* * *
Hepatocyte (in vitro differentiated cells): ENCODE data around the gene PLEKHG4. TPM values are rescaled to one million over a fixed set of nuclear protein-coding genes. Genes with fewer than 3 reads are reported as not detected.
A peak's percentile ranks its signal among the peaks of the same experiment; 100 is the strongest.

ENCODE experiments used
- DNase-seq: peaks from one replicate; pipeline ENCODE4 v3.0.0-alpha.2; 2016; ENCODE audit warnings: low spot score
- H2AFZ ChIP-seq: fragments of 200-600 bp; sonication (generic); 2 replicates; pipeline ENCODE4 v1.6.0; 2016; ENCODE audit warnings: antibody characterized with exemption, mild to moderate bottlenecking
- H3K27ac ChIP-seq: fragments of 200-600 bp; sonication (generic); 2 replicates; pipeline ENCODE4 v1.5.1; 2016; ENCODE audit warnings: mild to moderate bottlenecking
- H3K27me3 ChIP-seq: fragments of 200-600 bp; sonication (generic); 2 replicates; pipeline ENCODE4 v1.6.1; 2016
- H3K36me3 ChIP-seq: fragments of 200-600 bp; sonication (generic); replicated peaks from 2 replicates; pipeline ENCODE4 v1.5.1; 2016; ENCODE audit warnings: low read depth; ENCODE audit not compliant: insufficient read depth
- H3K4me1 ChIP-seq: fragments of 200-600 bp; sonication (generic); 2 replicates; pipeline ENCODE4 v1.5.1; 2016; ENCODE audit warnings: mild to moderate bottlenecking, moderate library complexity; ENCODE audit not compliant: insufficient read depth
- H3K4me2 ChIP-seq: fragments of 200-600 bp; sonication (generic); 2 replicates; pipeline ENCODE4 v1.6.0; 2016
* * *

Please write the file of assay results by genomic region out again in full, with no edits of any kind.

Hepatocyte (in vitro differentiated cells): ENCODE data around the gene PLEKHG4. TPM values are rescaled to one million over a fixed set of nuclear protein-coding genes. Genes with fewer than 3 reads are reported as not detected.
A peak's percentile ranks its signal among the peaks of the same experiment; 100 is the strongest.

ENCODE experiments used
- DNase-seq: peaks from one replicate; pipeline ENCODE4 v3.0.0-alpha.2; 2016; ENCODE audit warnings: low spot score
- H2AFZ ChIP-seq: fragments of 200-600 bp; sonication (generic); 2 replicates; pipeline ENCODE4 v1.6.0; 2016; ENCODE audit warnings: antibody characterized with exemption, mild to moderate bottlenecking
- H3K27ac ChIP-seq: fragments of 200-600 bp; sonication (generic); 2 replicates; pipeline ENCODE4 v1.5.1; 2016; ENCODE audit warnings: mild to moderate bottlenecking
- H3K27me3 ChIP-seq: fragments of 200-600 bp; sonication (generic); 2 replicates; pipeline ENCODE4 v1.6.1; 2016
- H3K36me3 ChIP-seq: fragments of 200-600 bp; sonication (generic); replicated peaks from 2 replicates; pipeline ENCODE4 v1.5.1; 2016; ENCODE audit warnings: low read depth; ENCODE audit not compliant: insufficient read depth
- H3K4me1 ChIP-seq: fragments of 200-600 bp; sonication (generic); 2 replicates; pipeline ENCODE4 v1.5.1; 2016; ENCODE audit warnings: mild to moderate bottlenecking, moderate library complexity; ENCODE audit not compliant: insufficient read depth
- H3K4me2 ChIP-seq: fragments of 200-600 bp; sonication (generic); 2 replicates; pipeline ENCODE4 v1.6.0; 2016